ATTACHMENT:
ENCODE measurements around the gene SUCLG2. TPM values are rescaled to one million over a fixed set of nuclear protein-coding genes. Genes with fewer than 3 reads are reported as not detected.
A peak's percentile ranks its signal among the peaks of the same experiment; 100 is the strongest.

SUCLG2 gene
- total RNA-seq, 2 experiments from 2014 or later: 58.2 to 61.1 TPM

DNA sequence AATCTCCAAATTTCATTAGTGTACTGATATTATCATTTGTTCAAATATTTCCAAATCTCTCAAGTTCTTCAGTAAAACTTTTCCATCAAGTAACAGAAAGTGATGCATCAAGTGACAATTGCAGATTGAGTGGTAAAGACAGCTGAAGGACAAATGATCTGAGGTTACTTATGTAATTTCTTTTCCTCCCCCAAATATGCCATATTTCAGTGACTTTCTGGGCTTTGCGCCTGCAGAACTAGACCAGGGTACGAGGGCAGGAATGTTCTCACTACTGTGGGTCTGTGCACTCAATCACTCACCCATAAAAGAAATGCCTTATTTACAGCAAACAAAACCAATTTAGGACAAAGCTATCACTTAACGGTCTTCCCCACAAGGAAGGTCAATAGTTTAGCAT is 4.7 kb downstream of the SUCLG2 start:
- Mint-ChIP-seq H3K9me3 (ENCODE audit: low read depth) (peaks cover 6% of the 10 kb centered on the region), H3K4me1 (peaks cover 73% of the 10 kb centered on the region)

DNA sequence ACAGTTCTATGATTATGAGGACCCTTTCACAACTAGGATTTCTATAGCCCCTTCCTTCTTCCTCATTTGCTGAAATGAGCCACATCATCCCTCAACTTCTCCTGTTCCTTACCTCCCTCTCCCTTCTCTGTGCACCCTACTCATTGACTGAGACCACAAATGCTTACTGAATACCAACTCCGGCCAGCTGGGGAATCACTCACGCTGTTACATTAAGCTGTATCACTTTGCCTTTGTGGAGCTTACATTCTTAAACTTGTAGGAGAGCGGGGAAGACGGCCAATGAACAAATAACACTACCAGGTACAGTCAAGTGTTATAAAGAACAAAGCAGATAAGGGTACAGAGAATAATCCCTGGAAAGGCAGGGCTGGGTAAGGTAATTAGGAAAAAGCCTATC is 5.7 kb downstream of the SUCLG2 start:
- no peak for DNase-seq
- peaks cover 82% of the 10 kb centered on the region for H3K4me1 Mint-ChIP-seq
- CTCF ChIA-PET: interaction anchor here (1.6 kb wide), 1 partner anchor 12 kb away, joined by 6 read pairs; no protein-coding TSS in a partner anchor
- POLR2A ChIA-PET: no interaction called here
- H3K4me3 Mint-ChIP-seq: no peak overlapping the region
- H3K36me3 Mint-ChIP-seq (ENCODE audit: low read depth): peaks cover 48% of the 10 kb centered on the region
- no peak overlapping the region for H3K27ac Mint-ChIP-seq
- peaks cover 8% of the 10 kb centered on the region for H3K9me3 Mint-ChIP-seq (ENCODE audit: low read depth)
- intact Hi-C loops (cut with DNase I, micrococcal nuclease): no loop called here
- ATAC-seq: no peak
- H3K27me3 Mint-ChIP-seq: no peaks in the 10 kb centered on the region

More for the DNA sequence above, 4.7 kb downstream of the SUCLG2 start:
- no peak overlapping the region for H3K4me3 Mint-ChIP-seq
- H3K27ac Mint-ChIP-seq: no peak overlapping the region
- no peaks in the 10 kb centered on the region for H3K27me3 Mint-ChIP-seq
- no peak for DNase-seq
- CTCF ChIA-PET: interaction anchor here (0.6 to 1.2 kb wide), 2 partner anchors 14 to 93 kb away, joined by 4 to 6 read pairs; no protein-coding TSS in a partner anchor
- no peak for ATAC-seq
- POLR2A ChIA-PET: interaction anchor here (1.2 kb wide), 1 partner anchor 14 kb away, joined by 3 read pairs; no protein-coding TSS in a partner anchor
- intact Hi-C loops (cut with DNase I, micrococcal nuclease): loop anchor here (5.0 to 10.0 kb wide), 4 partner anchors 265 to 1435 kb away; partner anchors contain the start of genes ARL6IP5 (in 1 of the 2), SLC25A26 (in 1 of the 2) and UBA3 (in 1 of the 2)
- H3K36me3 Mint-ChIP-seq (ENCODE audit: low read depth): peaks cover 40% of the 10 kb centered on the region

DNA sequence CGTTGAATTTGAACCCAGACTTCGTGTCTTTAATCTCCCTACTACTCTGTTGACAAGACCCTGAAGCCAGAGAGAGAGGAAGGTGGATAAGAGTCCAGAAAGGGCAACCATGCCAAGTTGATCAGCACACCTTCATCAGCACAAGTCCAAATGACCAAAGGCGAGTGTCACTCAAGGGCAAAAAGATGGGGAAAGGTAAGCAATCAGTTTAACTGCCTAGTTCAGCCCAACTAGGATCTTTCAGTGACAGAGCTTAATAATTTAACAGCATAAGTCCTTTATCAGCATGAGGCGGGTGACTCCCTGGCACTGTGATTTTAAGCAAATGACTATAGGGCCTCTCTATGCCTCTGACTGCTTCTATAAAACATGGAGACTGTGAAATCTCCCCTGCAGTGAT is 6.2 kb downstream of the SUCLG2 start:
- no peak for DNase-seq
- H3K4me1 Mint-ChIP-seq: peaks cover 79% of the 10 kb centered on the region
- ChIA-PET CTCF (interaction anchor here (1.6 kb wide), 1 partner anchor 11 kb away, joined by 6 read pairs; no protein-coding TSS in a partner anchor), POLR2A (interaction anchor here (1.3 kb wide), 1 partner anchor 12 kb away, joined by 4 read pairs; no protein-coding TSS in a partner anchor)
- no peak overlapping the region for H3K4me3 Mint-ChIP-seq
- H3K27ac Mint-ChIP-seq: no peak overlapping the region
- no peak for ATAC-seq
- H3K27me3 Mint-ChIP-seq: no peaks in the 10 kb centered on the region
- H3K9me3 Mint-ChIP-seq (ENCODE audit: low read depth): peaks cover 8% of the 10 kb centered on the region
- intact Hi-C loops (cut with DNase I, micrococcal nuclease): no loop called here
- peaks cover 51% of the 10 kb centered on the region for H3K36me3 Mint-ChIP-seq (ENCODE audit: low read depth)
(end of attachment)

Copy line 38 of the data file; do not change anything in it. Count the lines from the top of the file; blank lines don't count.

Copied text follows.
- intact Hi-C loops (cut with DNase I, micrococcal nuclease): no loop called here